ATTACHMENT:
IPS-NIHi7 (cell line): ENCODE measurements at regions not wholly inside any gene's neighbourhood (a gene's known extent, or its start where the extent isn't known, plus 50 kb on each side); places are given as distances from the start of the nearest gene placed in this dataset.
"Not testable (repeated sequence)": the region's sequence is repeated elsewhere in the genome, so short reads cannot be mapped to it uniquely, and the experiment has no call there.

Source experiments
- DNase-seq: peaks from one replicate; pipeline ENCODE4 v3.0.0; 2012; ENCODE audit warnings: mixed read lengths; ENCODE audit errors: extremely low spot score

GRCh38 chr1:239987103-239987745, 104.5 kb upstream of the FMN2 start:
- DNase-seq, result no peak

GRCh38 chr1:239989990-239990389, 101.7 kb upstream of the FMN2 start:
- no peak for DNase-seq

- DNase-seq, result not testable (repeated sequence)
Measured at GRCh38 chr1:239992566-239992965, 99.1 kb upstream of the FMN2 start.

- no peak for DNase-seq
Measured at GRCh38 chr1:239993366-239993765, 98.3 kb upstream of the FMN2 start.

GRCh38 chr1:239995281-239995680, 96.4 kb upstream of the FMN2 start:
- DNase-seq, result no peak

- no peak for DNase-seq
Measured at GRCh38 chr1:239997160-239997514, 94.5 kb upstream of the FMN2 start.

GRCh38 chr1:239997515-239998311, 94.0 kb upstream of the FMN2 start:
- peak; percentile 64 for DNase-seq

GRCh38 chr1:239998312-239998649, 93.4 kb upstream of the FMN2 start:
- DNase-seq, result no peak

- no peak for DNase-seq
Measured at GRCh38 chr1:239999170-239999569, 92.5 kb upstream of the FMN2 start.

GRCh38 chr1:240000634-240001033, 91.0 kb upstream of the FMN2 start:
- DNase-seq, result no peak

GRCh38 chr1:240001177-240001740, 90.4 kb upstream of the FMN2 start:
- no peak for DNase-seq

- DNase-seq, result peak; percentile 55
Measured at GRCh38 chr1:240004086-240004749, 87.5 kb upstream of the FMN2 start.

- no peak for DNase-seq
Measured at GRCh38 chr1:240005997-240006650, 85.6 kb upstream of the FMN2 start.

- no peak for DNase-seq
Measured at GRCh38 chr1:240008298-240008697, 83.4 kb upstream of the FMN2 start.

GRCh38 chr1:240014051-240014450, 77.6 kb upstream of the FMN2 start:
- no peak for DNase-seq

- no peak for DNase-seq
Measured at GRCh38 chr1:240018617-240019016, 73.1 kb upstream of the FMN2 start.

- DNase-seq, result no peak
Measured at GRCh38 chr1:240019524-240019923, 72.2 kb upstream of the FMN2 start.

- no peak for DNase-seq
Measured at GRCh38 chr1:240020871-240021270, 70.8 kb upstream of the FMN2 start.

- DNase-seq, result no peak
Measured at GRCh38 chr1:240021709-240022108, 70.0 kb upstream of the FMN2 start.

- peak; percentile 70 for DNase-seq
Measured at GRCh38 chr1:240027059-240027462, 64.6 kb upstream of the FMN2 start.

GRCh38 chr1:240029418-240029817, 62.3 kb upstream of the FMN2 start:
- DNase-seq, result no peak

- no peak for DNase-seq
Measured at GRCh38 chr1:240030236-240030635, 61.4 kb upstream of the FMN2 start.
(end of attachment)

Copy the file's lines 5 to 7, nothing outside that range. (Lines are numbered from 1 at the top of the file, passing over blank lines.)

GRCh38 chr1:239987103-239987745, 104.5 kb upstream of the FMN2 start:
- DNase-seq, result no peak

GRCh38 chr1:239989990-239990389, 101.7 kb upstream of the FMN2 start: